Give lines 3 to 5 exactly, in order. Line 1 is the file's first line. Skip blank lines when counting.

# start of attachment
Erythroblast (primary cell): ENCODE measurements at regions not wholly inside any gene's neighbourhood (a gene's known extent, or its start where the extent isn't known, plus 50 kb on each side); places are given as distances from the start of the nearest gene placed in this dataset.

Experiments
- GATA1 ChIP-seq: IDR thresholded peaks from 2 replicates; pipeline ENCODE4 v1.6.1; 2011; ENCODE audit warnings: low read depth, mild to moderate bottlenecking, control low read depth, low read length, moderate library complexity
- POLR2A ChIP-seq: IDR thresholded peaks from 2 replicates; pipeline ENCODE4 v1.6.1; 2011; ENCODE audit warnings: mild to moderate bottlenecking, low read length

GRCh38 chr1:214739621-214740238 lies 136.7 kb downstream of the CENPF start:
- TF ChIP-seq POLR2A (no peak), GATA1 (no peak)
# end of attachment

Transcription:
- GATA1 ChIP-seq: IDR thresholded peaks from 2 replicates; pipeline ENCODE4 v1.6.1; 2011; ENCODE audit warnings: low read depth, mild to moderate bottlenecking, control low read depth, low read length, moderate library complexity
- POLR2A ChIP-seq: IDR thresholded peaks from 2 replicates; pipeline ENCODE4 v1.6.1; 2011; ENCODE audit warnings: mild to moderate bottlenecking, low read length

GRCh38 chr1:214739621-214740238 lies 136.7 kb downstream of the CENPF start: